Three Poems—Erica Hom

On Coming Home

On the way home, you drive backwards,  
thinking of the snakes slithering  
like ghosts between grass stalks beside the highway. 
Beyond the onslaught of identical truck stops,  fast
food joints, roadside assistance booths,  waning traffic
lights; even the sun looks tired. The clouds above are
frozen in their uncanny shapes,  and you suspect they know  
you didn’t want to come back.  

You hate coming home – but at least it’s always
there; with its lonesome strip malls 
and the memory of your mother’s perfume  fossilized
in neon convenience store lights. Your father’s old
magnolia tree brings you no comfort, You know that
these blooms, like you,  
are not the same as before. 

The immobile stars 
shine like birds with broken wings 
Yet here you are,  
getting older and older. 
tethered to the past, driving backward  
as the world spins wildly on, 
and on.

Breaking kulam

First, light your incense.  
Gather betel nuts, eagle feathers, the tiny bones of luckless lizards.  Wave
your fan palm as your Lola chants mantras in a circle of salt.  Guyabano
leaves are for forgiveness. She steeps them in boiling holy water,  sour and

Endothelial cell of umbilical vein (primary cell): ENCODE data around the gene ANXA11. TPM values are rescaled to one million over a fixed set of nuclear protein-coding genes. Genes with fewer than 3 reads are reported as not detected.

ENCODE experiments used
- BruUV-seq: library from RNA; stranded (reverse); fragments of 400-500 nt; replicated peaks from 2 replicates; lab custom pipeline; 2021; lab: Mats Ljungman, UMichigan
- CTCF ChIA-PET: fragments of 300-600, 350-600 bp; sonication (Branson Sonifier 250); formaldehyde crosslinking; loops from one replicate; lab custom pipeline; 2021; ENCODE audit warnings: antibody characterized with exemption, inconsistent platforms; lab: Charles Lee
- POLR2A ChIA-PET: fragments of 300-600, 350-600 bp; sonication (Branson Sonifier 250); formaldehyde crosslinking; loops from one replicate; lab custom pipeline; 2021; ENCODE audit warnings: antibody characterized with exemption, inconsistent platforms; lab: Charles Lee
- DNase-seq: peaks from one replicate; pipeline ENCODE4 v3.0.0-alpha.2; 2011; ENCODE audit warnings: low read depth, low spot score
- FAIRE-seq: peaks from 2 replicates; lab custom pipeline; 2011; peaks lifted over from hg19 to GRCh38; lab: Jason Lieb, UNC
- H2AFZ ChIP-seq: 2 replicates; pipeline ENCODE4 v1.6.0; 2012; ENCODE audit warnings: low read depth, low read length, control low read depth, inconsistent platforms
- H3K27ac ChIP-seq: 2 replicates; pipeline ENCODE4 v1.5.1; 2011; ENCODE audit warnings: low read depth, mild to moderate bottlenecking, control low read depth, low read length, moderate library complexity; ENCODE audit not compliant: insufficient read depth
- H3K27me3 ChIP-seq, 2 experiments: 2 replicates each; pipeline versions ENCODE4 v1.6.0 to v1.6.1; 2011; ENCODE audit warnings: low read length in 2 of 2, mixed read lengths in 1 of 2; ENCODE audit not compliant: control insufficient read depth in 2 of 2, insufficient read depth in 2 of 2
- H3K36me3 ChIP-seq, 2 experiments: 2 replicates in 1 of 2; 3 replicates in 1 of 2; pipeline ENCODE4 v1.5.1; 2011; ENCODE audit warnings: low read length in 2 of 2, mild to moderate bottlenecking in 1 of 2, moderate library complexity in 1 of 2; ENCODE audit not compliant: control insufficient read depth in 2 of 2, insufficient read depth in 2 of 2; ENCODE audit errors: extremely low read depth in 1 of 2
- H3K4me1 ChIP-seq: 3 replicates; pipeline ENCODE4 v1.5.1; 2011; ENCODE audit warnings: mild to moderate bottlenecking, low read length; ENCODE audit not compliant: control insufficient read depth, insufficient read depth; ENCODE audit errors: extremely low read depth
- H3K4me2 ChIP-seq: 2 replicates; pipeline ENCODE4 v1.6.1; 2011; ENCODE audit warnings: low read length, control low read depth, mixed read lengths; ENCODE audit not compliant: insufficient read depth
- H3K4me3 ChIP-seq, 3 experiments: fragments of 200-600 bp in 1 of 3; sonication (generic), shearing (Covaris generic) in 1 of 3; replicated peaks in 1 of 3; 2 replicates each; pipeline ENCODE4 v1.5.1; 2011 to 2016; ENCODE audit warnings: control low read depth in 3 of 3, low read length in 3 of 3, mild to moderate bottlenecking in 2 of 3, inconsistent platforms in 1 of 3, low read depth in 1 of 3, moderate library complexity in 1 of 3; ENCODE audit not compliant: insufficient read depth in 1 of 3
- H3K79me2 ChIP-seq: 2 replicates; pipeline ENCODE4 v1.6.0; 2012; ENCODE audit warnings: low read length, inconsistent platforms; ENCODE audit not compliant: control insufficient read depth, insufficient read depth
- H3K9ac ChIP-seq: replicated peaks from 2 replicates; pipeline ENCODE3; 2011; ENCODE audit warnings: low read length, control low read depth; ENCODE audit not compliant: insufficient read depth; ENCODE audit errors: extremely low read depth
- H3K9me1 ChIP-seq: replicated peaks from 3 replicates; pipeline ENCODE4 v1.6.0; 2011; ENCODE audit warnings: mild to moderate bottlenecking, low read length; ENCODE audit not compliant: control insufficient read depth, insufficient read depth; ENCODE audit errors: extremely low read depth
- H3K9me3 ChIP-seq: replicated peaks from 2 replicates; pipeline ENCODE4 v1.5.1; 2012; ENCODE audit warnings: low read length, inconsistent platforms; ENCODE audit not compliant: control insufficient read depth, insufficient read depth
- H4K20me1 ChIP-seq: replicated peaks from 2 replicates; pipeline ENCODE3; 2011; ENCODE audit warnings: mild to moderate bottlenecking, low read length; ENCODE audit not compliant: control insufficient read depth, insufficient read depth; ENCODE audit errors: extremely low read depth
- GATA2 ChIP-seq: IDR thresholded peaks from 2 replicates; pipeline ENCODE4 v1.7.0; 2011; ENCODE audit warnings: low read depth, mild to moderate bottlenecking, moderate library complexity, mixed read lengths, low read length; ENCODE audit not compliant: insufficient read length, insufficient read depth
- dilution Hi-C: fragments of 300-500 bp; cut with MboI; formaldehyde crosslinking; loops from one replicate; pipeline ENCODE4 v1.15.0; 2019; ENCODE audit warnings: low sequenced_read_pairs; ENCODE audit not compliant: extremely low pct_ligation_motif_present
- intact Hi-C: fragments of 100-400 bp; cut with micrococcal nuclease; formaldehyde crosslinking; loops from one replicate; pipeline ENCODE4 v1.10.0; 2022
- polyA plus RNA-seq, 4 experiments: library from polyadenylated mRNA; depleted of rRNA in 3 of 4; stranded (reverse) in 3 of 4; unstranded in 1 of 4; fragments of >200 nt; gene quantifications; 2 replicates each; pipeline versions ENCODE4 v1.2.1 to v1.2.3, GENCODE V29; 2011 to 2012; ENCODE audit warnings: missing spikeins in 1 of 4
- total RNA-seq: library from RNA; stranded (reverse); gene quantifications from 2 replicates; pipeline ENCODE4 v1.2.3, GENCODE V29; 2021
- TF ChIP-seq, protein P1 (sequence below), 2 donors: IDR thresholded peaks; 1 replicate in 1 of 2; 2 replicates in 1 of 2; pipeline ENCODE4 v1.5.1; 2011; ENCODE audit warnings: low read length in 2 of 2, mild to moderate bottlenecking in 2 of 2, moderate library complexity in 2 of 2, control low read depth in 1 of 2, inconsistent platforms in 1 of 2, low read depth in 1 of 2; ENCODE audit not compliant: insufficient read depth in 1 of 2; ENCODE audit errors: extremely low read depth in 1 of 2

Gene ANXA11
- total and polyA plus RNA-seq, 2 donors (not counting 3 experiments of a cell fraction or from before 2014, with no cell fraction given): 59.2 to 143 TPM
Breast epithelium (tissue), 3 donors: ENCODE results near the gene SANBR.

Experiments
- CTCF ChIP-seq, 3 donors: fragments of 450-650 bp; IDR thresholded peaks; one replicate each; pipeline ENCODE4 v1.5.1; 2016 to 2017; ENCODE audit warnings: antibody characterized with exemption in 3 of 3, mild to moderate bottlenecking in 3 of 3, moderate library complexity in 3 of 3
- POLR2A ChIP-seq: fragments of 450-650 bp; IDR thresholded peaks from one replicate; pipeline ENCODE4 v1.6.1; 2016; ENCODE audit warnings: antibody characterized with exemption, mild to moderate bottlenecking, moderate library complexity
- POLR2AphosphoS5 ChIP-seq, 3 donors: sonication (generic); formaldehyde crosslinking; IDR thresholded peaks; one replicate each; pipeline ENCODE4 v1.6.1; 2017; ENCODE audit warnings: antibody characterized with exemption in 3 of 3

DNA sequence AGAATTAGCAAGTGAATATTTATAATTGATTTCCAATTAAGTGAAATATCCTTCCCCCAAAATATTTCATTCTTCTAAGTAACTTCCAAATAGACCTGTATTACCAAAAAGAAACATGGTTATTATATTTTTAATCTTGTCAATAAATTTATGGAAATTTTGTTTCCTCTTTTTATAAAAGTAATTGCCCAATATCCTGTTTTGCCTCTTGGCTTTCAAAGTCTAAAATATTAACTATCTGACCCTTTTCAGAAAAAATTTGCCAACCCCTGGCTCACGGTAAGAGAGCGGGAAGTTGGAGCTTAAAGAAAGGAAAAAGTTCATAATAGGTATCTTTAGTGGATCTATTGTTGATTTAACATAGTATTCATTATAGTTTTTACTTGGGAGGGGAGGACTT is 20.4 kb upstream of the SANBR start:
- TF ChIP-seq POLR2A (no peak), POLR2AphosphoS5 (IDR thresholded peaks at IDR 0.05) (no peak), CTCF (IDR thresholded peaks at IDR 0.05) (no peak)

stagnant in the throat; I bite back the bile like an apology. She says, open
wide. My tongue trembles –  

but I drink.  

Garlic is for banishing evil. Anoint the corners of your home.  Place
a raw slice on your tongue, bring strength to your sentences.  Plant
the tiniest cloves between the concrete cracks  
and watch their flowers unfurl. Patience, my child.  

Finally, find your body again.  
Drink water beneath the lunar light 
and rest, and wait for the full moon to return, 
because it will, in time, 
for those who remember to look up.

Middle Island, New York

I listen, listen carefully 
To the city’s shallow breathing. 
The pavement shudders – 
On her shoulders, a crown of broken glass. 
Stories fall from the cracks in my skin 
I watch the light in your house die.  

I am looking for answers 
In a dead bird, sleeping askew  
On snow white pavement  
A decaying inkblot,  
A ruined love song,  
A ballad for the dreams that became to-do lists.  

The street light watches me daydream about you, 
staring into the windows of my skull.  
Frostbitten sadness paws sadly at the
snow, Longing for the smell of home.

“Middle Island, New York” was first published in Chasing Shadows Magazine (November, 2021)

Erica Hom is a poet, educator and writer based in Pittsburgh, PA. She graduated from the University of Pittsburgh in 2017 with a double BA in Russian Literature and Applied Linguistics. She currently works as a poetry editor for the Auriga Magazine, and is an artist-in-residence for the East Coast Asian American Student Union (ECAASU). Her work has previously appeared in Line Rider Press. More of her writing can be found on instagram, @e.h.writing

photo by Hua Ling (via unsplash)